NYC Official Says NYPD Brushed Off Her Report After She Was The Victim Of A Racist Subway Attack

December 5, 2018  |  

New York City Subway Pushing Death Puts Spotlight On Commuter Safety

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A Black woman was recently attacked and harassed on the New York City subway, making a second publicly reported incident within the last month.

Marissa Jackson, the New York City Deputy Human Rights Commissioner, said she was riding the 1 train in Manhattan with her family when a man began shouting the n-word at passengers on November 30 according to Gothamist. Jackson says the man zoned in on her, calling her an “ugly n—-r bitch.” While other passengers declined to intervene, Jackson said she tried to ignore the man’s insults that went on for several minutes. But, before he exited the train at the 50th street stop, he spat on her face and hair as he walked out the doors.

Jackson said the incident left her feeling “deeply violated and shocked” for hours. Passengers did help by providing sanitary napkins and asked if she was “ok,” but the one thing she wished for was an intervention. Jackson told the Gothamist that while she didn’t expect anyone to put their safety at risk, she felt the situation may have been diffused if a voice other than her own had chimed in. Jackson added that passengers could’ve assisted by filming the incident with their phones, or by recording the subway car number where the event took place.

The next day, Jackson said she walked into Manhattan’s 44th precinct to report the incident. But was disappointed by the lack of urgency and care officer’s took when she informed them that she wanted to file a report. According to Jackson one officer “tried to discourage me from filing, saying there was no point.” Another reportedly told her: “If you do the report, we’re not going to look at it. It’s just going to sit here. You understand that, right?” After an hour at the precinct, Jackson said she was told to take the report up with the NYC transit police.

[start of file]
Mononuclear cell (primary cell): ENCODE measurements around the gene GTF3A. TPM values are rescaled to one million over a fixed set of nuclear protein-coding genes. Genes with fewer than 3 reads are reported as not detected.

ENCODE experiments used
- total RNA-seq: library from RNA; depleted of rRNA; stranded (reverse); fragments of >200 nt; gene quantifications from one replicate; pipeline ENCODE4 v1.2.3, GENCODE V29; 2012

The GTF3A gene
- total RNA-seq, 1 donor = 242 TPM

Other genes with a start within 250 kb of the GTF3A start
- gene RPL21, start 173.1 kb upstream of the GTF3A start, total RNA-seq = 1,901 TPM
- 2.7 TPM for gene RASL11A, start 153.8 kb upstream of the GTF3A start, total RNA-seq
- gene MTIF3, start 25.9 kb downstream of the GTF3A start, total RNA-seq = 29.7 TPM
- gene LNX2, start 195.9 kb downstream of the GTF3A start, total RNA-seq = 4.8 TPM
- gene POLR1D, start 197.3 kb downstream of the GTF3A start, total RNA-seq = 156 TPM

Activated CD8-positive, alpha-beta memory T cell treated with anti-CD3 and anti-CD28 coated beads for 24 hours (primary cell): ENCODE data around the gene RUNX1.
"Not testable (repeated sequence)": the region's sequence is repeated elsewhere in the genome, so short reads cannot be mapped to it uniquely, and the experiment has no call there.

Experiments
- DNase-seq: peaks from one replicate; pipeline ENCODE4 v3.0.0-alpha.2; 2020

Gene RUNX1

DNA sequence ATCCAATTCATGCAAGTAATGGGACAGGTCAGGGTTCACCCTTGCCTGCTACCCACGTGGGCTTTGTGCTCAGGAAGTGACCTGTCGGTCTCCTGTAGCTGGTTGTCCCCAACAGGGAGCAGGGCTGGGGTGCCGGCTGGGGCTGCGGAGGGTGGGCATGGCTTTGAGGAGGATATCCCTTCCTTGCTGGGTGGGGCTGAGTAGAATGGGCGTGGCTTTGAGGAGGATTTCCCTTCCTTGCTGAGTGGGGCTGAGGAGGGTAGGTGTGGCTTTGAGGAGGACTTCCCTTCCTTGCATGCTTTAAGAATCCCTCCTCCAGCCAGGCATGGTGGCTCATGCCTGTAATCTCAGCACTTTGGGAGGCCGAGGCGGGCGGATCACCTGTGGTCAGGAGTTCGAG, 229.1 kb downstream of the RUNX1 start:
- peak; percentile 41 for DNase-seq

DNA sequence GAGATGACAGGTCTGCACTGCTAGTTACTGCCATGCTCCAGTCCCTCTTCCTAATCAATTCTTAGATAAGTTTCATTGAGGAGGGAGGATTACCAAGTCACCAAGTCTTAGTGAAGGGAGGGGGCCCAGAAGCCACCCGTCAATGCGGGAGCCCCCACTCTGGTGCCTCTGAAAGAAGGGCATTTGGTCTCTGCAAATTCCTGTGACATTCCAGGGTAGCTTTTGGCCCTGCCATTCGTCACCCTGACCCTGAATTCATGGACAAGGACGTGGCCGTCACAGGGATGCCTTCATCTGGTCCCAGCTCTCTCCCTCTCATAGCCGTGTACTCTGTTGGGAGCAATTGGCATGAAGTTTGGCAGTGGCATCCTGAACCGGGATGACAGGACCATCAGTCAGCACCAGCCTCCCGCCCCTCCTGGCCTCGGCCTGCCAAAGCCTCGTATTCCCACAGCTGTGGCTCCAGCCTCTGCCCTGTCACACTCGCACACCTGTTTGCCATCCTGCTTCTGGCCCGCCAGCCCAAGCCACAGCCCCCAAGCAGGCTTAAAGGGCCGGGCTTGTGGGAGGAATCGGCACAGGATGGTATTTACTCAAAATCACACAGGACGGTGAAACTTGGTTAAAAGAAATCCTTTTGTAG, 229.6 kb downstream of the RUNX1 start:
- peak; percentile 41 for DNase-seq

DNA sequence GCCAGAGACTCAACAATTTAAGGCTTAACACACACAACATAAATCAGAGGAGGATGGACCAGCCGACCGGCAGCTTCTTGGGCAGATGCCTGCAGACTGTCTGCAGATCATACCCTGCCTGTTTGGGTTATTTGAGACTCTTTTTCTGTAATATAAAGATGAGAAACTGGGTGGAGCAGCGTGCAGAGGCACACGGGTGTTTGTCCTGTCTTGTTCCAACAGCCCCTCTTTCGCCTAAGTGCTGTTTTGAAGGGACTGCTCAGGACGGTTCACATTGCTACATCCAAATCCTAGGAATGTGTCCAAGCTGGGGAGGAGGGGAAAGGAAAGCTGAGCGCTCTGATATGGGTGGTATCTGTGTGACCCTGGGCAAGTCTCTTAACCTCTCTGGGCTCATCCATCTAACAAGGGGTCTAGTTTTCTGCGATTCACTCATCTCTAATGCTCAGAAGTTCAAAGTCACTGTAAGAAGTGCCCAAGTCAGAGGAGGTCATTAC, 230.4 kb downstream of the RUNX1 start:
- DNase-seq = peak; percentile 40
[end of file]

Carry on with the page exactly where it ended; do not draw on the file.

“I just felt super defeated by that,” Jackson told Gothamist. “I felt confused by the process, like there really wasn’t a lot of recourse for folks in my situation who are attacked by a stranger like this.” She later told the Gothamist she felt officers were “empathetic, if misguided.”

Jackson said that she was received more warmly by the transit office and felt more confident that something would be done as of Monday.

At the Human Rights Commissioner office, Jackson was tasked with creating a streamline process to deal with the surge of racial incidents on the subway which racked up over the last two years; the office was created in 2016 as a result. Now, she is a victim of the same system she wished to help reform.

As hate crime incidents uptick across the nation, (a recent report by the FBI shows 7,175  incidents were reported in 2017, an increase of 17 percent from 2016) police departments should focus on disseminating information and resources to victims of racial attacks, while also creating protocol in reporting and investigating said events.

On Monday, Jackson shared the reverberating affects the attack has had on her mentally and physically.

She also revealed that she took a blood screen test for HIV and other diseases due to the fact that she came in contact with the man’s bodily fluids. Because of this, she’s had to refrain from breastfeeding her six-month-old daughter.

“Bias incidents have a profound impact on the people affected by them, and upon the people they love. Resist the urge to minimize them; the trauma is real, and so are the more tangible consequences,” she wrote.

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